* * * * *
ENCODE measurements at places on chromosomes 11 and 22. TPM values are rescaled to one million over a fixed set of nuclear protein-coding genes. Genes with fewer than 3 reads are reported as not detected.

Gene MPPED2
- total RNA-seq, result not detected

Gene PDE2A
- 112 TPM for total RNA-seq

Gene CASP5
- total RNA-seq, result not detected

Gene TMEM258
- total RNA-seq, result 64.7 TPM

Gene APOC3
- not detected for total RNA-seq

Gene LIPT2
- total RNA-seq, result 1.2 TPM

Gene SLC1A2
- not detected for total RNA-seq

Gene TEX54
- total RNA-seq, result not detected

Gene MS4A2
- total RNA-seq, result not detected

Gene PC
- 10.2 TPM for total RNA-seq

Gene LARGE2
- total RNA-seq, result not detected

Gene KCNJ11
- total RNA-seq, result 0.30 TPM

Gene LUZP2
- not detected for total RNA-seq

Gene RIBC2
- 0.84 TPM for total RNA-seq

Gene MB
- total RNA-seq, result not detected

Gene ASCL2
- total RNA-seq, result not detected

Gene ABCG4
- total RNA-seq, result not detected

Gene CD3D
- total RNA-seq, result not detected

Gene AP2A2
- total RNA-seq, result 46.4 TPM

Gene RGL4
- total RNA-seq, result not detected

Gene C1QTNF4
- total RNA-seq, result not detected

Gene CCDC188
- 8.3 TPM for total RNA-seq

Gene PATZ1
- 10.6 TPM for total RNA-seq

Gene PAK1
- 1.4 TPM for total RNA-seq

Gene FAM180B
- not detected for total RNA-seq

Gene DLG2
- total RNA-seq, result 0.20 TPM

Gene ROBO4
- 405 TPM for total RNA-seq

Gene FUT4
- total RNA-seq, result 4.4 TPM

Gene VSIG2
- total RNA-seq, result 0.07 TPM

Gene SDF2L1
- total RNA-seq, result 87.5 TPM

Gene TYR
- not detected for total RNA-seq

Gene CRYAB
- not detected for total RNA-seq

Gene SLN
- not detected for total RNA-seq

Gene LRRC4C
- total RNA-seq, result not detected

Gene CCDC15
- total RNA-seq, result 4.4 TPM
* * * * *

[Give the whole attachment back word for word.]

ENCODE measurements at places on chromosomes 11 and 22. TPM values are rescaled to one million over a fixed set of nuclear protein-coding genes. Genes with fewer than 3 reads are reported as not detected.

Gene MPPED2
- total RNA-seq, result not detected

Gene PDE2A
- 112 TPM for total RNA-seq

Gene CASP5
- total RNA-seq, result not detected

Gene TMEM258
- total RNA-seq, result 64.7 TPM

Gene APOC3
- not detected for total RNA-seq

Gene LIPT2
- total RNA-seq, result 1.2 TPM

Gene SLC1A2
- not detected for total RNA-seq

Gene TEX54
- total RNA-seq, result not detected

Gene MS4A2
- total RNA-seq, result not detected

Gene PC
- 10.2 TPM for total RNA-seq

Gene LARGE2
- total RNA-seq, result not detected

Gene KCNJ11
- total RNA-seq, result 0.30 TPM

Gene LUZP2
- not detected for total RNA-seq

Gene RIBC2
- 0.84 TPM for total RNA-seq

Gene MB
- total RNA-seq, result not detected

Gene ASCL2
- total RNA-seq, result not detected

Gene ABCG4
- total RNA-seq, result not detected

Gene CD3D
- total RNA-seq, result not detected

Gene AP2A2
- total RNA-seq, result 46.4 TPM

Gene RGL4
- total RNA-seq, result not detected

Gene C1QTNF4
- total RNA-seq, result not detected

Gene CCDC188
- 8.3 TPM for total RNA-seq

Gene PATZ1
- 10.6 TPM for total RNA-seq

Gene PAK1
- 1.4 TPM for total RNA-seq

Gene FAM180B
- not detected for total RNA-seq

Gene DLG2
- total RNA-seq, result 0.20 TPM

Gene ROBO4
- 405 TPM for total RNA-seq

Gene FUT4
- total RNA-seq, result 4.4 TPM

Gene VSIG2
- total RNA-seq, result 0.07 TPM

Gene SDF2L1
- total RNA-seq, result 87.5 TPM

Gene TYR
- not detected for total RNA-seq

Gene CRYAB
- not detected for total RNA-seq

Gene SLN
- not detected for total RNA-seq

Gene LRRC4C
- total RNA-seq, result not detected

Gene CCDC15
- total RNA-seq, result 4.4 TPM